At the end of each month, a report was sent to the handset associated with a particular school. This report contained a brief message, describing (a) average teacher presence rates in that particular school that month, if any reports had been received, or otherwise a messages saying that no reports had been received; and (b) a comparison number: the average rate of presence reported across all schools in the district.
Some of the head teacher schools and some of the parent-run schools were also chosen to have their monitoring reports backed by financial incentives. In these incentivised schools, teachers would receive a bonus of 30 percent of their monthly salary if they were present on a selected day from all four weeks of the month. To compare monitoring reports with actual outcomes, an independent enumerator was sent to conduct unannounced visits in each of the study schools.
This research design highlights three key questions: How do financial incentives change teacher behaviour when their attendance is being monitored? Who is best placed to monitor teacher attendance? And how can the quality of information provided be safeguarded?
Attendance gains and information distortions
Preliminary results confirm the promise of locally managed systems of accountability. When head teachers are in charge of reporting and financial incentives are attached to these reports, independent spot checks show a statistically significant gain of more than 10 percentage points in teacher attendance. By contrast, effects of non-incentivised schemes and schemes managed by parents alone (because parents on average overstate actual presence more than head teachers) have weaker and statistically insignificant effects.
We also find that both head teacher and parent monitors systematically understate true teacher absenteeism. This is highly relevant when one wants to use this data for administrative and planning purposes at district and ministry levels. In some cases, the under reporting is attributable to how monitors select the days on which to visit the schools. Parents, for instance, tend to visit schools on days when attendance rates are higher—usually at the beginning of the week (Monday) and at the end of the week (Friday). But rewards matter, as monitors are more active when there are financial incentives involved. Interestingly, and perhaps more worryingly, truly absent teachers who are reported as present make up about 10 percent of all reports, irrespective of the identity of the monitor or the financial stakes involved.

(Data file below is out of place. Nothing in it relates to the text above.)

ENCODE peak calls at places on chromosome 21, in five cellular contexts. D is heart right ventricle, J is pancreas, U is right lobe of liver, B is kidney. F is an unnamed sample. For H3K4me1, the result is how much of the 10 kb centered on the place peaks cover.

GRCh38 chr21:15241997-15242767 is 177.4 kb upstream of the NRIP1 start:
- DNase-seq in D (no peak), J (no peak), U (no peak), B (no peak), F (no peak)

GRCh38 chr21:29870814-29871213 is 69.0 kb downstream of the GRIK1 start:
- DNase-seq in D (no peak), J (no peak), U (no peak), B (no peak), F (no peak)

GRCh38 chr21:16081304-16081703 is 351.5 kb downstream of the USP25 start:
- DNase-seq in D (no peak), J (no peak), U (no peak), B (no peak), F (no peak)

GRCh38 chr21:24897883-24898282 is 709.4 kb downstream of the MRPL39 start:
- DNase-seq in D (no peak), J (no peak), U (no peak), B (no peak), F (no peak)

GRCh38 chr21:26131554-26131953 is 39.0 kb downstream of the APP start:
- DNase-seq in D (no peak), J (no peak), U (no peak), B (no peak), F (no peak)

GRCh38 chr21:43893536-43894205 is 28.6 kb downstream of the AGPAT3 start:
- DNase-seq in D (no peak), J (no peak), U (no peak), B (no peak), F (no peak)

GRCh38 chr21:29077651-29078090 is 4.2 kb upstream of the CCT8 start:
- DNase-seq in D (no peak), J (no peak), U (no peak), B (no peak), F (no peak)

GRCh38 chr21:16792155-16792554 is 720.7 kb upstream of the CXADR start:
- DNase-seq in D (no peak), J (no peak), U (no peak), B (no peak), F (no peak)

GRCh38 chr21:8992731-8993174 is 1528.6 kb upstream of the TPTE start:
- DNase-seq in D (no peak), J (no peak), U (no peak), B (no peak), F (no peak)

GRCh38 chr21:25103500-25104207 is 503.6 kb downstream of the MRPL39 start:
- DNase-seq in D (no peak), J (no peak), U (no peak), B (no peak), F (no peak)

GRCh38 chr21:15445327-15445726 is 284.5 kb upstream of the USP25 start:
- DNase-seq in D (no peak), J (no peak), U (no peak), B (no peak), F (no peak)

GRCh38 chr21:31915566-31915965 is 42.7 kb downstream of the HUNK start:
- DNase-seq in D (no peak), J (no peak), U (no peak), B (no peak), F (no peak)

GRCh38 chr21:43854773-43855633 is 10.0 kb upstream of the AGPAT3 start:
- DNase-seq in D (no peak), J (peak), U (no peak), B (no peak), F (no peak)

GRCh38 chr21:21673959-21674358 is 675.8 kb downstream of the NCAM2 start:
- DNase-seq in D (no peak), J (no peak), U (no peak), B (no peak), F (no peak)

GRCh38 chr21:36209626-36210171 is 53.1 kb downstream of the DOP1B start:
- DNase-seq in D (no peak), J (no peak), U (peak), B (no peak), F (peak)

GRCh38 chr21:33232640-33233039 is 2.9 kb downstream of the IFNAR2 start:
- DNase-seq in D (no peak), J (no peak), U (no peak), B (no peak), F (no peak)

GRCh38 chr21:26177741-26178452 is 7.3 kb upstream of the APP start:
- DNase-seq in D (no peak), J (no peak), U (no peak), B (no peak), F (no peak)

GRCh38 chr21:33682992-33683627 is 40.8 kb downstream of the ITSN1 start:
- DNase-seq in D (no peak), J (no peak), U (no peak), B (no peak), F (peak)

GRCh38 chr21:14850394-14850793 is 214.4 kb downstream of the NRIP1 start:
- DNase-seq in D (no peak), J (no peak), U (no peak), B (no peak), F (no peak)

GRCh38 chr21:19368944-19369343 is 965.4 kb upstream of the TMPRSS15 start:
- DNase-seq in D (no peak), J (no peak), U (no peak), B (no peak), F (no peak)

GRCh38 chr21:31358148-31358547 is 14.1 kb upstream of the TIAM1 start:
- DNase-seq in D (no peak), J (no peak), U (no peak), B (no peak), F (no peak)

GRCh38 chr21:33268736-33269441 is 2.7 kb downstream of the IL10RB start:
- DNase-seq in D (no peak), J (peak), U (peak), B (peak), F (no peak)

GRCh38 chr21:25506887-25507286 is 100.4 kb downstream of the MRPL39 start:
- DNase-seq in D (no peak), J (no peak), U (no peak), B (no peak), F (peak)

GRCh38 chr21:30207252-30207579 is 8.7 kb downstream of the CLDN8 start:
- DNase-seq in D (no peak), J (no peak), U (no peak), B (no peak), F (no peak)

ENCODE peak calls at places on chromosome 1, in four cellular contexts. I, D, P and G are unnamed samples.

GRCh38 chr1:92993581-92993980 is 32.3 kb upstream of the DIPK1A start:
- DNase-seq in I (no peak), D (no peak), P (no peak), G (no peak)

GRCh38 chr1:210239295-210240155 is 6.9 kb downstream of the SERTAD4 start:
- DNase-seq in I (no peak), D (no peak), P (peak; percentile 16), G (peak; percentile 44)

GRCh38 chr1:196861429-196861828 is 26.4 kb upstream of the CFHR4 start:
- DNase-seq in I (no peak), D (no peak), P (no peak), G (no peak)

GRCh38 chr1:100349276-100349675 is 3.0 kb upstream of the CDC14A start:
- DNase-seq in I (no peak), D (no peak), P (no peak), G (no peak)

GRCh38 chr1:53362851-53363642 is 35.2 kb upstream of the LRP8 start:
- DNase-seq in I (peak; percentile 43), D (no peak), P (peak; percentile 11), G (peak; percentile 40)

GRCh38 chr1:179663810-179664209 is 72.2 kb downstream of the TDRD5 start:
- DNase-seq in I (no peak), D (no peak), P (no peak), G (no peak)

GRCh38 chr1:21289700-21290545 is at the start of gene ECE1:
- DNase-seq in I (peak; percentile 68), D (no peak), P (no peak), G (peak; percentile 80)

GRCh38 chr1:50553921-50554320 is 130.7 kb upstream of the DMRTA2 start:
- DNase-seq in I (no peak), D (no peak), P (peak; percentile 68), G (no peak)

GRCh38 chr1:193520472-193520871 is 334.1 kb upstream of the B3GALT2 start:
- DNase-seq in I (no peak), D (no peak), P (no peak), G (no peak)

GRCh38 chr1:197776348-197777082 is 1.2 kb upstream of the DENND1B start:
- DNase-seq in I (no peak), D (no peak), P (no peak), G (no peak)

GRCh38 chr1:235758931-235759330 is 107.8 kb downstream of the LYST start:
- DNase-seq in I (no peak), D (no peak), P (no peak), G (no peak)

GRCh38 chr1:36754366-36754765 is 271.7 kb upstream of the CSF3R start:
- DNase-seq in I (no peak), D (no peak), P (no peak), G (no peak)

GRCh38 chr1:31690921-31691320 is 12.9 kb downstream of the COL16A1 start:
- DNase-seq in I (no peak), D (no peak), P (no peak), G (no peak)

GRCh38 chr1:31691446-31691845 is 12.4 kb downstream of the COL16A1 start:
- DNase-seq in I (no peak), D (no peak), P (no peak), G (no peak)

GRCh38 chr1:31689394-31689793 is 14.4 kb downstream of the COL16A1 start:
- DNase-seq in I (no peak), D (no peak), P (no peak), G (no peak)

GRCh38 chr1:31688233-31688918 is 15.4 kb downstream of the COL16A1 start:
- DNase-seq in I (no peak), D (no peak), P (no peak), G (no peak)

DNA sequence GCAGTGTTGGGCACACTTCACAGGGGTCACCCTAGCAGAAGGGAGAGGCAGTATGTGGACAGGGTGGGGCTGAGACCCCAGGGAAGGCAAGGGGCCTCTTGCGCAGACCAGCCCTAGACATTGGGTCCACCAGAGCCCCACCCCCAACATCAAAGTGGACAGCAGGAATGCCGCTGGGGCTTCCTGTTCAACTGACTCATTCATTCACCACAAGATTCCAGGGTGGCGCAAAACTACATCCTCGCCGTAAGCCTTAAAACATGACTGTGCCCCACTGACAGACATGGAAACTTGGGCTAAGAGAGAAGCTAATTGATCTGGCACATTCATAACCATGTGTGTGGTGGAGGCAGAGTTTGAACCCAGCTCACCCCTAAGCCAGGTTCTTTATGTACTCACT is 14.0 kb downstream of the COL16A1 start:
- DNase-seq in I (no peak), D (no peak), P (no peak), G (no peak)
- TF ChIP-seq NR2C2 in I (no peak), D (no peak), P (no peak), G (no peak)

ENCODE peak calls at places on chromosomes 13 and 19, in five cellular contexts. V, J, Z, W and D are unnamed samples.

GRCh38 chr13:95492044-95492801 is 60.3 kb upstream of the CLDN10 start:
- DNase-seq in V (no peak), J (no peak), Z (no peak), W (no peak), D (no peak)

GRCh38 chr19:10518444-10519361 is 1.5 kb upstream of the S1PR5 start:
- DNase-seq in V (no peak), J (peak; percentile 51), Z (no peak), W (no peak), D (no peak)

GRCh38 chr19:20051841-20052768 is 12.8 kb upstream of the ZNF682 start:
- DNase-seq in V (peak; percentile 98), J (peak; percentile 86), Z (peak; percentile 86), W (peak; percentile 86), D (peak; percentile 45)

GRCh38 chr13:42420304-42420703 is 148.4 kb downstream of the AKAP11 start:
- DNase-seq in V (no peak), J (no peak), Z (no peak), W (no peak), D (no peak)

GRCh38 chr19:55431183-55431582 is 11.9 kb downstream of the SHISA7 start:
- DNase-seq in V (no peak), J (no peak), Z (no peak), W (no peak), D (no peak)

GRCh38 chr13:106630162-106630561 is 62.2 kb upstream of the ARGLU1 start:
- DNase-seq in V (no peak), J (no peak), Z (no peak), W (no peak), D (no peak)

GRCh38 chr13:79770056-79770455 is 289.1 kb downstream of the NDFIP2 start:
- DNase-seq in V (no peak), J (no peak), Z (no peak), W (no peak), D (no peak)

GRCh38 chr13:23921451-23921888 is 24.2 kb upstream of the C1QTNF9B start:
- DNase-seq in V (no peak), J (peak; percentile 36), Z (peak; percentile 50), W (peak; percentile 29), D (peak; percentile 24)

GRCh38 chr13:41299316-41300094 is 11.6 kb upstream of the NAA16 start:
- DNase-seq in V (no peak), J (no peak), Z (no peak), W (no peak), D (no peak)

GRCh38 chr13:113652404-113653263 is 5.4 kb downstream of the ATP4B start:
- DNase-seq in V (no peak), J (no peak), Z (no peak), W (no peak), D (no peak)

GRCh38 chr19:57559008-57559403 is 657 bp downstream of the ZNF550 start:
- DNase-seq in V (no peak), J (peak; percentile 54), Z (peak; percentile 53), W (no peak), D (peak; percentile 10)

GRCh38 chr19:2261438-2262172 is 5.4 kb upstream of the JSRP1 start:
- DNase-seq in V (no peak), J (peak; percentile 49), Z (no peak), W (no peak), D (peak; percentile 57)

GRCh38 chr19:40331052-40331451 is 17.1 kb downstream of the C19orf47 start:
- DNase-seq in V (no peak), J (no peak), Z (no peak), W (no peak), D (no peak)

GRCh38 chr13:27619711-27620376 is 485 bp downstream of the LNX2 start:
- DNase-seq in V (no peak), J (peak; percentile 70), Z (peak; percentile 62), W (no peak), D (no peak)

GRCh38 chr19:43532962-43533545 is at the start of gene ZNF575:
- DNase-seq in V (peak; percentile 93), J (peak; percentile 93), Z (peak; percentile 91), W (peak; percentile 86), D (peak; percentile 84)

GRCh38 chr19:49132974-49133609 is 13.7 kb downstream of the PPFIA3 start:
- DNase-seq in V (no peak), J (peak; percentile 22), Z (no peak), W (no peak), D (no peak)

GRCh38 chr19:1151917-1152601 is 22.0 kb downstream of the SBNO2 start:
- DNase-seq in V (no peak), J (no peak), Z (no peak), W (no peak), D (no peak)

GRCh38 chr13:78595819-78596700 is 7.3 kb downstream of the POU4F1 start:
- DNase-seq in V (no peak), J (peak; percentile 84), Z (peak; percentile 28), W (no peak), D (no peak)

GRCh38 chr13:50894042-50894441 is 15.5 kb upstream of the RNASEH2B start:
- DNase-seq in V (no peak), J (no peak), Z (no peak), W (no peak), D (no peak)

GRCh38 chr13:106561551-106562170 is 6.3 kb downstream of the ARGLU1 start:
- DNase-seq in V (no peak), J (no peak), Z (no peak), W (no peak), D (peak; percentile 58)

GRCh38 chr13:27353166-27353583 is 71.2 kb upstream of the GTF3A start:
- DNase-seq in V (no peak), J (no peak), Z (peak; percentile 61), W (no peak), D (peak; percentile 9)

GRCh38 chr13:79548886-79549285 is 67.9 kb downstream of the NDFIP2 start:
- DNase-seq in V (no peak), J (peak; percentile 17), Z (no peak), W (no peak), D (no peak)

“Smart” contracts involving parents to improve cost-effective monitoring
Results from an additional pilot suggest an important role for parents in improving the cost-effectiveness of monitoring. While the day-to-day burden of regular monitoring appears to be a barrier to effective parent-led monitoring schemes, preliminary results suggest that contracts that use multiple monitors—namely both head teachers and parents—can achieve attendance gains similar to the head teacher managed scheme, but at a lower cost.
While head teachers carried the primary burden of monitoring, parents played the role of auditors. Thus, teachers only qualified for bonus payment when parents had verified a head teacher’s report on that that teacher’s presence. The findings indicate that this approach reduces the number of false reports, thereby limiting the payment of bonuses that were not merited.
These results show several promising ways forward for future improvement of local monitoring. They also show the importance of considering the full range of sometimes competing incentives not just for teachers, but for monitors as well. Local stakeholders care about school performance, but have to balance this against time and effort required for effective oversight and dialogue, and against questions of morale and legitimate challenges that face teachers. Localised accountability systems are complex, and we are just beginning to learn how technological advances should be matched with the human challenges facing teachers, managers and parents.
A version of this article first appeared on www.brookings.edu.